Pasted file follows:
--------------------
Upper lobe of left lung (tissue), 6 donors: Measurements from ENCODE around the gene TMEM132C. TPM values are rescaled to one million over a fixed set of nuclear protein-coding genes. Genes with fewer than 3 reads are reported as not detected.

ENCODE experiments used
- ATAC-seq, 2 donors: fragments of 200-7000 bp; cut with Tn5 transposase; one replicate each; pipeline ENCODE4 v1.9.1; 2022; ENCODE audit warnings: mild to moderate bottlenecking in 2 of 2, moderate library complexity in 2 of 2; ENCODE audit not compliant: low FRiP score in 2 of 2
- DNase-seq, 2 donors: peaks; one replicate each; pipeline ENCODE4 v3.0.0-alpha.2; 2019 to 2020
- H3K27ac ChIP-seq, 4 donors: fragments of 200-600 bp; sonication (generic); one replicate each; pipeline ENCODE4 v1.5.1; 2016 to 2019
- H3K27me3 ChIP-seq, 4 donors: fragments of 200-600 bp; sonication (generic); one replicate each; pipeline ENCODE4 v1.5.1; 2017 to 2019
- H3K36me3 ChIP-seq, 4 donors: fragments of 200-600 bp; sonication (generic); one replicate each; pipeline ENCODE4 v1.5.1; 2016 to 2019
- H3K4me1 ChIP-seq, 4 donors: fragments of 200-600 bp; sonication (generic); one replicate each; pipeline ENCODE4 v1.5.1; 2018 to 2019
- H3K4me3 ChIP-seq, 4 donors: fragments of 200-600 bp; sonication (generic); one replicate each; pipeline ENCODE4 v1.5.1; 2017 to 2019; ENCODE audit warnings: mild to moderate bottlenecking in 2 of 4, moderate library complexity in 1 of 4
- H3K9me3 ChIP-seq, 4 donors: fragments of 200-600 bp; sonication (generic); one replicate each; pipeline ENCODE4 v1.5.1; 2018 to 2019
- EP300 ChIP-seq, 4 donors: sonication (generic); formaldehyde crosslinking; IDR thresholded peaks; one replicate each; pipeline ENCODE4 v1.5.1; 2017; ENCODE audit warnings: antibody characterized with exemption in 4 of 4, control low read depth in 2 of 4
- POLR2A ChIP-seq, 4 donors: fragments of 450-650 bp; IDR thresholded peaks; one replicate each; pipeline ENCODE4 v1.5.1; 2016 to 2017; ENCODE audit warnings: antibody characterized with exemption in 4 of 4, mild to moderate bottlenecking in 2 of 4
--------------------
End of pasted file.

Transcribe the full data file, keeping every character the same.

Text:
Upper lobe of left lung (tissue), 6 donors: Measurements from ENCODE around the gene TMEM132C. TPM values are rescaled to one million over a fixed set of nuclear protein-coding genes. Genes with fewer than 3 reads are reported as not detected.

ENCODE experiments used
- ATAC-seq, 2 donors: fragments of 200-7000 bp; cut with Tn5 transposase; one replicate each; pipeline ENCODE4 v1.9.1; 2022; ENCODE audit warnings: mild to moderate bottlenecking in 2 of 2, moderate library complexity in 2 of 2; ENCODE audit not compliant: low FRiP score in 2 of 2
- DNase-seq, 2 donors: peaks; one replicate each; pipeline ENCODE4 v3.0.0-alpha.2; 2019 to 2020
- H3K27ac ChIP-seq, 4 donors: fragments of 200-600 bp; sonication (generic); one replicate each; pipeline ENCODE4 v1.5.1; 2016 to 2019
- H3K27me3 ChIP-seq, 4 donors: fragments of 200-600 bp; sonication (generic); one replicate each; pipeline ENCODE4 v1.5.1; 2017 to 2019
- H3K36me3 ChIP-seq, 4 donors: fragments of 200-600 bp; sonication (generic); one replicate each; pipeline ENCODE4 v1.5.1; 2016 to 2019
- H3K4me1 ChIP-seq, 4 donors: fragments of 200-600 bp; sonication (generic); one replicate each; pipeline ENCODE4 v1.5.1; 2018 to 2019
- H3K4me3 ChIP-seq, 4 donors: fragments of 200-600 bp; sonication (generic); one replicate each; pipeline ENCODE4 v1.5.1; 2017 to 2019; ENCODE audit warnings: mild to moderate bottlenecking in 2 of 4, moderate library complexity in 1 of 4
- H3K9me3 ChIP-seq, 4 donors: fragments of 200-600 bp; sonication (generic); one replicate each; pipeline ENCODE4 v1.5.1; 2018 to 2019
- EP300 ChIP-seq, 4 donors: sonication (generic); formaldehyde crosslinking; IDR thresholded peaks; one replicate each; pipeline ENCODE4 v1.5.1; 2017; ENCODE audit warnings: antibody characterized with exemption in 4 of 4, control low read depth in 2 of 4
- POLR2A ChIP-seq, 4 donors: fragments of 450-650 bp; IDR thresholded peaks; one replicate each; pipeline ENCODE4 v1.5.1; 2016 to 2017; ENCODE audit warnings: antibody characterized with exemption in 4 of 4, mild to moderate bottlenecking in 2 of 4